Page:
Talus implant approved in the EU

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It took longer than expected for EpiSurf to get the new Talus implant system approved for marketing in Europe but it is now finally in place. We expect this to become a sizeable market over time, given the lack of alternatives and the number of patients suffering from defects in the talus. The company has not offered an over-abundance of details on the outlook for this market segment and we expect it to provide more information over the coming months.

The talus implant system approved for marketing in the EU. It took slightly longer than expected to obtain approval for the implant system in Europe but as this hurdle is now behind the company, focus should be on the market introduction. There are essentially no alternative implant systems for defects in the talus, making this an attractive area for EpiSurf in our view.

Damage marking can be done on CT for talus. For the talus implant, the treating physicians can fill out the damage marking report based on CT images instead of an MRI (as is the case with the knee-implant system). This will make it slightly easier for the orthopaedic surgeons as CT systems are more readily available than MRI in the orthopaedic department.

A complicated procedure – even with the company’s surgical guides. The surgical procedure itself is complicated and we believe it will take some time before we see a sizeable impact on sales from the talus implant system. As we have seen with the knee implant system, surgeons need some time to become familiar with the implant system, In the interest of the company, we believe a relatively slow and structured launch, where the surgeons are required to do training on the implant system, will most likely benefit the company the most in the long run.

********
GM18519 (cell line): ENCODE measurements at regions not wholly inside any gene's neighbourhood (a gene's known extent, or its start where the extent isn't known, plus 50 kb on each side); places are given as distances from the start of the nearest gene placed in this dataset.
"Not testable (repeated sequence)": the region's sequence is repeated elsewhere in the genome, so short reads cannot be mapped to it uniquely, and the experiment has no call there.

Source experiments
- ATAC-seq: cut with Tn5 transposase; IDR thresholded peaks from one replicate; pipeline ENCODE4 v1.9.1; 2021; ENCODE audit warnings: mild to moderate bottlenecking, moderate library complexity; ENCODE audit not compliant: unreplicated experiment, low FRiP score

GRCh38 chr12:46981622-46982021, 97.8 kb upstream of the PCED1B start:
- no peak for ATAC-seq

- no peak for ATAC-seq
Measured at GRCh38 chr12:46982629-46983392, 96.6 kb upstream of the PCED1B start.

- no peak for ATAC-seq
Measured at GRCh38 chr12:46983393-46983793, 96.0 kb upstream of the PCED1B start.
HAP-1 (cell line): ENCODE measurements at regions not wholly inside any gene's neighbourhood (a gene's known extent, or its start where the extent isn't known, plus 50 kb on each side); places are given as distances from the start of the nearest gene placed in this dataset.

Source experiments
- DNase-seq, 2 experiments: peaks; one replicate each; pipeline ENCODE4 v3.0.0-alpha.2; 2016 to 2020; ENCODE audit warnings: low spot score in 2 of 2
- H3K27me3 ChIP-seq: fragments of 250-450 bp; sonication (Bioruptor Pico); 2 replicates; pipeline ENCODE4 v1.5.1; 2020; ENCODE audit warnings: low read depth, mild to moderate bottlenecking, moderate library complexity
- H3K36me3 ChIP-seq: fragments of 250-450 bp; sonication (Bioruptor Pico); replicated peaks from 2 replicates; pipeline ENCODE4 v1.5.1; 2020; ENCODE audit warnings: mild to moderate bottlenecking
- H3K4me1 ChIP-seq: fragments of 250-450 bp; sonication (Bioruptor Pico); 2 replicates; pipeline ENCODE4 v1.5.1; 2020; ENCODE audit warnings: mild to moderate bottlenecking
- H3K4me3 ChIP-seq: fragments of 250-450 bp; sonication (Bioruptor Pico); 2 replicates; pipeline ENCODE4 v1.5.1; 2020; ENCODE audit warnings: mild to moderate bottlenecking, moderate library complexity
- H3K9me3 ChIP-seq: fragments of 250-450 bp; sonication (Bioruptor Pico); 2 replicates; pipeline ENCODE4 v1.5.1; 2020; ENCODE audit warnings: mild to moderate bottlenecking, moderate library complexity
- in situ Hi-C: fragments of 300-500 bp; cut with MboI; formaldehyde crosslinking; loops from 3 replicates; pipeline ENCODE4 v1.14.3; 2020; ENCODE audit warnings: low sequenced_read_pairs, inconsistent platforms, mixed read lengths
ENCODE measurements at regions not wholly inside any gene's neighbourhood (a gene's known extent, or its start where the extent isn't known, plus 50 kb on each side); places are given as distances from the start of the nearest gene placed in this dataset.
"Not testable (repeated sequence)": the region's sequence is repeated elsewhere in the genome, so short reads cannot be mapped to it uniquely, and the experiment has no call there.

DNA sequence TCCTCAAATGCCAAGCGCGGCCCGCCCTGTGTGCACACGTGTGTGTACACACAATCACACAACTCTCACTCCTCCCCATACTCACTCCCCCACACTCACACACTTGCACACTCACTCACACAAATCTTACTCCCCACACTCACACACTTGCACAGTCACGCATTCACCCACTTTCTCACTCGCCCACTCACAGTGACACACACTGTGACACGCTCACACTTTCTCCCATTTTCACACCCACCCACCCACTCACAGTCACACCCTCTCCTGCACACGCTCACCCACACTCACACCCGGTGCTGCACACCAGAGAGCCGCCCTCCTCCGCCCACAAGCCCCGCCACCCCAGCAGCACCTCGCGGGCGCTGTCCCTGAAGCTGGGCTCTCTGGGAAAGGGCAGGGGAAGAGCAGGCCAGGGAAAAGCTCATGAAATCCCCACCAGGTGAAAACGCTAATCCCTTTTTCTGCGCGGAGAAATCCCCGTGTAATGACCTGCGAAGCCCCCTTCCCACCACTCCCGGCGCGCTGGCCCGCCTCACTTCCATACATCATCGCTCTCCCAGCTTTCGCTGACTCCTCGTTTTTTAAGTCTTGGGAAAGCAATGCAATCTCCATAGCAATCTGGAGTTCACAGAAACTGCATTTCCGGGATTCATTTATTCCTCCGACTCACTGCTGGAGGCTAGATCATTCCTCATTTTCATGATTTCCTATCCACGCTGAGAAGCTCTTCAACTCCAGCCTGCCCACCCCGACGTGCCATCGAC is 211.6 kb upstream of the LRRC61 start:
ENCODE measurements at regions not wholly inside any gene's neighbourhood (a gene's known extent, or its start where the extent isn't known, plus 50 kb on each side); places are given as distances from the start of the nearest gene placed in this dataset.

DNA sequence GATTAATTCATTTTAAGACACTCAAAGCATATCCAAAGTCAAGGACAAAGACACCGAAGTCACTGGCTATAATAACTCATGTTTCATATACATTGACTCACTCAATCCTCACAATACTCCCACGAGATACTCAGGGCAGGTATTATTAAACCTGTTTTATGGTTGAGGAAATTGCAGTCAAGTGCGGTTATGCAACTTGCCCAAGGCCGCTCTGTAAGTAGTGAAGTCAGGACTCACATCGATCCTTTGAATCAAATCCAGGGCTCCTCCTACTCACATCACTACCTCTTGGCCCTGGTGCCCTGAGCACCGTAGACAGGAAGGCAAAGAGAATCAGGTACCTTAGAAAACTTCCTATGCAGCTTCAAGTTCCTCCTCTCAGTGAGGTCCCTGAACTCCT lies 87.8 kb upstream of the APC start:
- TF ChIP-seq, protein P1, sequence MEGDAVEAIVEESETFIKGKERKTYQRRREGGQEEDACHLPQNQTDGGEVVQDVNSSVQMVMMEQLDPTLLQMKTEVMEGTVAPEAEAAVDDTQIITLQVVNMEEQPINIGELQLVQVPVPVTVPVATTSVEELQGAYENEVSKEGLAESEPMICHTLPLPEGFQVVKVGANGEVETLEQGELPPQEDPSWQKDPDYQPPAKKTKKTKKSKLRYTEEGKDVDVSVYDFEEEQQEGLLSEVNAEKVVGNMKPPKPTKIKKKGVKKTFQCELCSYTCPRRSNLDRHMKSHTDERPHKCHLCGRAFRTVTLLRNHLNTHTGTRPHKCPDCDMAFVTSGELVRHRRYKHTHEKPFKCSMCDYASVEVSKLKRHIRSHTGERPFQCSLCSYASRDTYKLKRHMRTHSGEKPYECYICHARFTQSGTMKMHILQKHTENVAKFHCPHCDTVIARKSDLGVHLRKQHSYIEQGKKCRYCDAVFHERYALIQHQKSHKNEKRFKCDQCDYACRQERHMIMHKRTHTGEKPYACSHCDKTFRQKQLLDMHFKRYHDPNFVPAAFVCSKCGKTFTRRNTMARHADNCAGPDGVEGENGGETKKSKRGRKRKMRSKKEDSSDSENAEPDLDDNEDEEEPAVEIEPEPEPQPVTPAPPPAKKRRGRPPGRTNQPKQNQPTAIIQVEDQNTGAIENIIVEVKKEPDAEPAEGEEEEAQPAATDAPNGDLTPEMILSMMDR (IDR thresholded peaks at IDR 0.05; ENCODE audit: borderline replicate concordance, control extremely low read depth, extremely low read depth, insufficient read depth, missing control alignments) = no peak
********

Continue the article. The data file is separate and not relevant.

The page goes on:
We have not changed our forecast based on the approval. We have been expecting an approval for this system and believe it is very positive that the approval is finally in hand. In our base case, we expect the company to price the talus implant more or less in line with the knee implant system. As mentioned above, we would expect a rather slow launch, as a controlled launch now most likely would lead to better clinical outcomes a few years down the road (and these implant systems sell on good clinical data).

Fair value kept at SEK1.8–4.7. We do not do any forecast changes based on the news, thus we keep our fair value estimate for the stock.

Patrik Ling | DNB Markets | Equity Research | Senior Analyst Healthcare

Regeringsgatan 59 | Stockholm | Sweden
patrik.ling@dnb.se | www.dnb.no


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